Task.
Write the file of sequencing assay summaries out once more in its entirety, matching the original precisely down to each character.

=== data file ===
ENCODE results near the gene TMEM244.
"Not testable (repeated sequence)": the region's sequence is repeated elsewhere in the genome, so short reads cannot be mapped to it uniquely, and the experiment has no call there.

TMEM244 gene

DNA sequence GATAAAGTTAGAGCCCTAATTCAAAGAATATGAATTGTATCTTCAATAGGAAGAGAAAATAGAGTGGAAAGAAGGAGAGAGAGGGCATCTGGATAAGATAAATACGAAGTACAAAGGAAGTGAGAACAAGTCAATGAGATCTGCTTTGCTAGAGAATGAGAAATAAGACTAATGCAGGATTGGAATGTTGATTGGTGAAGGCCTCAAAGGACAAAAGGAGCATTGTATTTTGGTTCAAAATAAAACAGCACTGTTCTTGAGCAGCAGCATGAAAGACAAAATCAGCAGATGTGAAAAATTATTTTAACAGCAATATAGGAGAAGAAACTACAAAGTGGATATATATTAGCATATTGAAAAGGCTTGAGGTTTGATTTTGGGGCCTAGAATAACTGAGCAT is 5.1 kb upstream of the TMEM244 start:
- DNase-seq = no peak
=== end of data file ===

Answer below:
ENCODE results near the gene TMEM244.
"Not testable (repeated sequence)": the region's sequence is repeated elsewhere in the genome, so short reads cannot be mapped to it uniquely, and the experiment has no call there.

TMEM244 gene

DNA sequence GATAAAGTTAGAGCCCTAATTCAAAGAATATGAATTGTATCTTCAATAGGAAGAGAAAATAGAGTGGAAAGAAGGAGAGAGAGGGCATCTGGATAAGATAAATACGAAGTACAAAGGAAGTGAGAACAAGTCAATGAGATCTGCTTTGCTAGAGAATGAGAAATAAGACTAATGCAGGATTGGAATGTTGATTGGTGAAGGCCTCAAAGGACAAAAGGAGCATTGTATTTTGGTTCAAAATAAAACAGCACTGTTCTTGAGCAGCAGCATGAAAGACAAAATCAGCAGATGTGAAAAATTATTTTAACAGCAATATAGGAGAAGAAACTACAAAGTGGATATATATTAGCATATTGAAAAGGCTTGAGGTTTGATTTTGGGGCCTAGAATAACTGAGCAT is 5.1 kb upstream of the TMEM244 start:
- DNase-seq = no peak